5 Things Parents Should Stop Doing Online (Now)

It’s natural to talk with your children when you see them out in public. It’s a biological reaction to admire their talents, praise them publicly, and even wrangle their wayward behavior when it starts to stir.

Just don’t do it online.

Parents are wise online if they curb what comes naturally and consider exercising a new set of rules. (Note, the chosen word “curb” over the word “forget.”) This list only pertains to the parent that is determined to maintain a degree of communication (and influence) with their child online.

This list does not assume any degree of ease. In fact, it may go against every instinct you have as a parent, which may cause some emotional and even physical kicking and screaming to surface. But this is a new world, with new rules and frankly, we’ve got to grow with the technology (and its cultural demands) or go take a seat on the sidelines and relinquish all influence. Personally, I refuse to do the latter.

Some of these suggestions go without saying and will elicit a big “duh” from some parents. However, some parents are absolutely clueless that what they are doing online is actually alienating their kids. (I know because I see you doing it every day online!)

embarrassed teen_5 things

5 Things Parents Should Stop Doing Online (Now):

1. Fighting  your child’s battles. Nothing embarrasses a tween or teen more than mom or dad stepping in to rescue them from a conflict with peers. If they are being bullied (or even just insulted) online, teach them what to do (handle in a direct message). Do not jump online and try to confront the bully. If it’s a more serious issue, handle things offline between parents. Never let the drama play out on stage.

2. Friending or following your child’s friends. There really isn’t a valid reason to friend your kids’ friends on Facebook or follow them on other platforms. My personal rule is if one of my kids’ friends initiates the friend request, I will accept it if they are in our immediate social circle.

3. Commenting on/liking posts. It only took my son deleting a few of my oh-so-carefully-crafted comments before I got the clue that I should keep on scrolling . . . right on past his posts no matter how badly I wanted to give my two cents. Put yourself in your child’s shoes—it’s hard to banter with your friends (and be viewed as clever, wise or cool) when your mom or dad jumps in and breaks your flow. A mom comment is like erecting a skyscraper in your kid’s park. It can really ruin the view. Think about it this way: If Facebook had an “awkward” button, your child would probably click it every time you commented on his page.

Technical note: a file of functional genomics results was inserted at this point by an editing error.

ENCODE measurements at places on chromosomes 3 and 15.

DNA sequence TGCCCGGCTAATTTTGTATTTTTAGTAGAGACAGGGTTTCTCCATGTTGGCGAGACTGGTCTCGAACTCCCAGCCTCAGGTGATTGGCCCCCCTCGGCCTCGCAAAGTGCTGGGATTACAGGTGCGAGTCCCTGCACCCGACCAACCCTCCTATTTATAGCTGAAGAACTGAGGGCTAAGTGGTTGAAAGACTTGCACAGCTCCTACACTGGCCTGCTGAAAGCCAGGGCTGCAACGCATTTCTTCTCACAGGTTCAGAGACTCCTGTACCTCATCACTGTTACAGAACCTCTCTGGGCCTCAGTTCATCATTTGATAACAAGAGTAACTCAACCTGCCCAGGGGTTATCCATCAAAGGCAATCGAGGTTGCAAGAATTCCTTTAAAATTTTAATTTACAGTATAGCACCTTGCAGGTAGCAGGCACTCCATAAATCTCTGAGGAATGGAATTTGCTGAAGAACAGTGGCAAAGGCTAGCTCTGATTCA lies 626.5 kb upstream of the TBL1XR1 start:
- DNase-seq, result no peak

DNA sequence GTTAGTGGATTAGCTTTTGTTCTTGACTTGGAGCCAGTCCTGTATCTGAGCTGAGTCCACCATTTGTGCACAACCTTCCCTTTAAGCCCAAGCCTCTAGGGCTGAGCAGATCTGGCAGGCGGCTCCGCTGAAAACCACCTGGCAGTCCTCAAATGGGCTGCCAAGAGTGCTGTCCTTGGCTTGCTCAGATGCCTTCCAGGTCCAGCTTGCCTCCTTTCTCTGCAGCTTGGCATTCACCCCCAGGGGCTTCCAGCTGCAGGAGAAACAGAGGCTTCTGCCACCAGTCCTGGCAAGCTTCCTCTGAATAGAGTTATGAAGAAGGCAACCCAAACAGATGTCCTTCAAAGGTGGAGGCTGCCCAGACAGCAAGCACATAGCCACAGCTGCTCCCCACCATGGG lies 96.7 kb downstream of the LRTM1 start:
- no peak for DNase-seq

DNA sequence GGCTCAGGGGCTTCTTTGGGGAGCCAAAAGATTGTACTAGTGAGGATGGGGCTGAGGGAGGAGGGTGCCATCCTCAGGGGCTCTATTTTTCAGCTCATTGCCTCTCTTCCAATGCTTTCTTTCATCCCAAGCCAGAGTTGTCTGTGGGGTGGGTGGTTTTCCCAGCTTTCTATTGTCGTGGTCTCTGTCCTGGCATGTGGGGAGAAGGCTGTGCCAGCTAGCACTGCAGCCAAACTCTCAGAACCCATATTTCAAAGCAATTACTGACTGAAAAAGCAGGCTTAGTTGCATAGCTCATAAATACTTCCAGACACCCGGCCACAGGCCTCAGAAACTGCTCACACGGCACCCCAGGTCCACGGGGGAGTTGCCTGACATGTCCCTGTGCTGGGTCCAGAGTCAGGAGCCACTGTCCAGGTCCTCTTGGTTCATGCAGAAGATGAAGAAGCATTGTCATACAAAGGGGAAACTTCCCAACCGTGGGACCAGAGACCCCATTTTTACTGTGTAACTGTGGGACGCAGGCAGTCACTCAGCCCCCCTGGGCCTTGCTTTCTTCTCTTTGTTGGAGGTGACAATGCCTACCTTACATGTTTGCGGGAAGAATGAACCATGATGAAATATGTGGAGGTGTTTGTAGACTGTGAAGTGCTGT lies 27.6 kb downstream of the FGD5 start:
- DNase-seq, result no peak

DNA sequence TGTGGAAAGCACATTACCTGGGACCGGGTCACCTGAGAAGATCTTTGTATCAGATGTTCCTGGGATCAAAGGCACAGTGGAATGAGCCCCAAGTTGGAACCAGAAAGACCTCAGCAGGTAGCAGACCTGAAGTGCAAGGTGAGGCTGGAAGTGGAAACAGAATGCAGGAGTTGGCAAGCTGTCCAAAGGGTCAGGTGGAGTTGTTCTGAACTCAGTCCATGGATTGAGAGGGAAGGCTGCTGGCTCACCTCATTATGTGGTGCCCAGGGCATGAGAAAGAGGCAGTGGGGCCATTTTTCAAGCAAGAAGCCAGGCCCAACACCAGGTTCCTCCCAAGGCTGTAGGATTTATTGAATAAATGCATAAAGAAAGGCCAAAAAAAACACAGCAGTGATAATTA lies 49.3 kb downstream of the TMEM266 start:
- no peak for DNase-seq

4. Posting anything to your child’s wall. You may want your child to learn to save money but posting that Suzie Orman or Dave Ramsey blog post on her wall is NOT going to get her any closer to the goal. This applies to job leads, inspiring quotes, mushy notes, or anything else that you could just as easily say in person. Lay the article on her bed or send her an email or text instead. Refrain from liking her Instagrams, retweeting her or even giving her the coveted thumbs up—no matter how proud you may be of her evolving intellect or maturity. As my daughter politely put it, when parents post on their kids’ walls, “it’s just creepy.”

5. Sharenting. What is sharenting? It’s a combo of parenting and sharing. It’s when parents share waaaayyy too many of their kids’ private moments online—like the toddler-in-the-bathtub or underwear photos. The digital world has slowly diluted the power of good old-fashioned common sense. Parents: no one wants to see these photos, trust me. Keep them in the family album and off of Facebook. Remember, those photos are not private and can circulate anywhere outside your Instagram, blog, Twitter or Facebook community.

Also, keep yourself in check when sharing any kind of personal information about your children. Your kids may not appreciate reading that you “spent a great day at the movies watching action flicks and helping son Jake forget all about his broken heart” or asking “am I the only one who’s car is magically on empty at the end of every day without me even driving it? #Ugh #teenagers.”

This kind of sharenting publicly can slowly erode trust between you and your child—whether or not your child voices their feelings to you or not.

Toni Birdsong is a Family Safety Evangelist to McAfee. You can find her on Twitter @SafeEyes. (Disclosures)

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Story added 5. September 2013, content source with full text you can find at link above.